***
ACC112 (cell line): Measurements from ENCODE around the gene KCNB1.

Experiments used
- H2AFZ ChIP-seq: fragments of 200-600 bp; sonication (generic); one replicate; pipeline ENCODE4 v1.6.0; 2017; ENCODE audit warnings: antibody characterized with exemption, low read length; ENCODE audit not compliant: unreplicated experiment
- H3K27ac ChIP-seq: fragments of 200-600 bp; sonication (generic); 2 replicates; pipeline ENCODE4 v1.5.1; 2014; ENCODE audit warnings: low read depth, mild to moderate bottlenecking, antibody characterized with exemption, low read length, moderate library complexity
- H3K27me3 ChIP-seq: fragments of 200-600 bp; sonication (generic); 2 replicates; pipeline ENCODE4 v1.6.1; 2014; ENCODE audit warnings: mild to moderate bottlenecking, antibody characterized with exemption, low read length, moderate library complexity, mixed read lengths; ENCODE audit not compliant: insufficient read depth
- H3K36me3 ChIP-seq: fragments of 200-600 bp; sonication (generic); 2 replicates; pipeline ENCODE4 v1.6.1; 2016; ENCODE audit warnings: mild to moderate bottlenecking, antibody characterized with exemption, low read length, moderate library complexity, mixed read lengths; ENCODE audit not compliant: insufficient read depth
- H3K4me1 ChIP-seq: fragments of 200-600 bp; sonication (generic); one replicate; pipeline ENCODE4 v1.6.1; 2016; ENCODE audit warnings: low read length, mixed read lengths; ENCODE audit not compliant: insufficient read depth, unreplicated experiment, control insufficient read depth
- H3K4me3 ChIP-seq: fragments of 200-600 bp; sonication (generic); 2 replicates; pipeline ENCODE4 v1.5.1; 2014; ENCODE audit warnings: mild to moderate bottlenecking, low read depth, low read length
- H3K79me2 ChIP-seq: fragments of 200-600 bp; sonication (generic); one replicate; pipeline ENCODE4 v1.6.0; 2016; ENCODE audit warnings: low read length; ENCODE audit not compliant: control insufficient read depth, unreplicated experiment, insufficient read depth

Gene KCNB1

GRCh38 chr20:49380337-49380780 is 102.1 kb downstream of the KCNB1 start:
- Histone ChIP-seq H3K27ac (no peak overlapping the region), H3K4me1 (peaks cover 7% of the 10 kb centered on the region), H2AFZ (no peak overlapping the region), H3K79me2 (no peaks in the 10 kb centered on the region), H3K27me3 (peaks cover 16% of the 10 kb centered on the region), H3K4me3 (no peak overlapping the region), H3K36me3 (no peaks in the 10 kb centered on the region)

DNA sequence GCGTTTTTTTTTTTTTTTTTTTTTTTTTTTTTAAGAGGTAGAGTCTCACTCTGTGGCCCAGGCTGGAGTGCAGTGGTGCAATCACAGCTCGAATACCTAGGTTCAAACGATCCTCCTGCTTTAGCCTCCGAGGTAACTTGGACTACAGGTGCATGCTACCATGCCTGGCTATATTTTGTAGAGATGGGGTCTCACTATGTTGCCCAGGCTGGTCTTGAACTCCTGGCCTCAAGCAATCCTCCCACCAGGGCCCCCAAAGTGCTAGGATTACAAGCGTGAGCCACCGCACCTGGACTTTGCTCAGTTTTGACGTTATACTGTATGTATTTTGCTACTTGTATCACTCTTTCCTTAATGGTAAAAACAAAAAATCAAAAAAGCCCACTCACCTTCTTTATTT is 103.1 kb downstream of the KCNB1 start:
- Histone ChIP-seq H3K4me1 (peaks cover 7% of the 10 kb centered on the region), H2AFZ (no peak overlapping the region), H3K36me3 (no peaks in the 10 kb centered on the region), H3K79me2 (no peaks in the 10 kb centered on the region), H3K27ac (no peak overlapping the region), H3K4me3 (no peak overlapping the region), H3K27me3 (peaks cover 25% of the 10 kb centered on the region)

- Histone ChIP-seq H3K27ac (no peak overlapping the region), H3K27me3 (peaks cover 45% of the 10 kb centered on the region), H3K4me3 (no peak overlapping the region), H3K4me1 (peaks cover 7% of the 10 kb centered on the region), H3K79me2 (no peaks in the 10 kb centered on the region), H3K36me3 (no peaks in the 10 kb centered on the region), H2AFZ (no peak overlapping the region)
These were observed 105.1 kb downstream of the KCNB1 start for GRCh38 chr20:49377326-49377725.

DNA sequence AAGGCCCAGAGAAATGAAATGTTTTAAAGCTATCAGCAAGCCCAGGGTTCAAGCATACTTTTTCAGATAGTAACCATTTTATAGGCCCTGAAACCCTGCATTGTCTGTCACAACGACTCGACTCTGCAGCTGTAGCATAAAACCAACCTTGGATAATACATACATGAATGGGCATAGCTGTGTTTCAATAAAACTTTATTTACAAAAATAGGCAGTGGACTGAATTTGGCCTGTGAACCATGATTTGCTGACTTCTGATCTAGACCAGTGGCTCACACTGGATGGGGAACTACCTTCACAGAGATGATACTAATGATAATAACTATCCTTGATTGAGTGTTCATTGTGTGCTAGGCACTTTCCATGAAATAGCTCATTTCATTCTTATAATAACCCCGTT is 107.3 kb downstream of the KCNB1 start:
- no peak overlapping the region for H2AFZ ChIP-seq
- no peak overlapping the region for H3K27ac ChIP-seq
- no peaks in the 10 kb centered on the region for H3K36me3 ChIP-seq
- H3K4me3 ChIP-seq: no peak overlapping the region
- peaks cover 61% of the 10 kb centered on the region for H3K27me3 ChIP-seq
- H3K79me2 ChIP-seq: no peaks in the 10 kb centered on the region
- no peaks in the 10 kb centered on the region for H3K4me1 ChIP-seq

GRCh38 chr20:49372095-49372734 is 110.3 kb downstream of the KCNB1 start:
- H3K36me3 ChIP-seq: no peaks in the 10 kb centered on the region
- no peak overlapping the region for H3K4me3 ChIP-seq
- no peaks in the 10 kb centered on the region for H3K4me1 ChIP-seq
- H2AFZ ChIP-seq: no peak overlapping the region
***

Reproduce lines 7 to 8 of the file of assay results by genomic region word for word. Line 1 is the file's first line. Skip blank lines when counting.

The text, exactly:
- H3K4me1 ChIP-seq: fragments of 200-600 bp; sonication (generic); one replicate; pipeline ENCODE4 v1.6.1; 2016; ENCODE audit warnings: low read length, mixed read lengths; ENCODE audit not compliant: insufficient read depth, unreplicated experiment, control insufficient read depth
- H3K4me3 ChIP-seq: fragments of 200-600 bp; sonication (generic); 2 replicates; pipeline ENCODE4 v1.5.1; 2014; ENCODE audit warnings: mild to moderate bottlenecking, low read depth, low read length